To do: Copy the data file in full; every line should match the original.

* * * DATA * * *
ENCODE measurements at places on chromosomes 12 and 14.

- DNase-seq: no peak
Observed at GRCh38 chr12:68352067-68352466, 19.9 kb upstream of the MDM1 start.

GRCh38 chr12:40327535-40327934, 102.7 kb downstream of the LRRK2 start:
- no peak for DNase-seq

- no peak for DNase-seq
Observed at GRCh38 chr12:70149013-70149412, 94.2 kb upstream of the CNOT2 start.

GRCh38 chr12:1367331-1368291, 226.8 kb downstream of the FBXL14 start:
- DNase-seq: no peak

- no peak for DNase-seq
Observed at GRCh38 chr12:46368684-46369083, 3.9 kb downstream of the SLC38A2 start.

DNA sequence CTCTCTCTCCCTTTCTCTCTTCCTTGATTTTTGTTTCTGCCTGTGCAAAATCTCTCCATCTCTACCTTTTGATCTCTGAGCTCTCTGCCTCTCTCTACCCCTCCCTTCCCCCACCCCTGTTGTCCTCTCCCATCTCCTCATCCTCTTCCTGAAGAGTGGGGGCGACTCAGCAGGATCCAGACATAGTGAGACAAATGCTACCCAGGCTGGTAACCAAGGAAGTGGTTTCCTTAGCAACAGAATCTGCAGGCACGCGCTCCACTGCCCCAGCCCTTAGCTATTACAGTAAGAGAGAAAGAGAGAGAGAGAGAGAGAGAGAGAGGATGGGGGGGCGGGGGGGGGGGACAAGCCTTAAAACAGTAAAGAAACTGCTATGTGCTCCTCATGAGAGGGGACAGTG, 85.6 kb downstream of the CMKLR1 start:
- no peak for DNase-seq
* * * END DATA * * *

ENCODE measurements at places on chromosomes 12 and 14.

- DNase-seq: no peak
Observed at GRCh38 chr12:68352067-68352466, 19.9 kb upstream of the MDM1 start.

GRCh38 chr12:40327535-40327934, 102.7 kb downstream of the LRRK2 start:
- no peak for DNase-seq

- no peak for DNase-seq
Observed at GRCh38 chr12:70149013-70149412, 94.2 kb upstream of the CNOT2 start.

GRCh38 chr12:1367331-1368291, 226.8 kb downstream of the FBXL14 start:
- DNase-seq: no peak

- no peak for DNase-seq
Observed at GRCh38 chr12:46368684-46369083, 3.9 kb downstream of the SLC38A2 start.

DNA sequence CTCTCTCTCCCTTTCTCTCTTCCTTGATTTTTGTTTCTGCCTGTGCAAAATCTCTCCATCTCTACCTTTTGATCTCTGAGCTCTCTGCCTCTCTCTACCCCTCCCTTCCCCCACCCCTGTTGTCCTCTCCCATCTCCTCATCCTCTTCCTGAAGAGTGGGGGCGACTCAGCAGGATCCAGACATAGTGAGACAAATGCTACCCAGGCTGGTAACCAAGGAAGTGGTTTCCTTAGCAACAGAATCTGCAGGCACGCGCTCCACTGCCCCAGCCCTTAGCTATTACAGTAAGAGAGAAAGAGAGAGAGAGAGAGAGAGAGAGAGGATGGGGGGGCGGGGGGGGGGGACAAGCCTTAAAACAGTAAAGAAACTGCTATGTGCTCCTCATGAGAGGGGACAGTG, 85.6 kb downstream of the CMKLR1 start:
- no peak for DNase-seq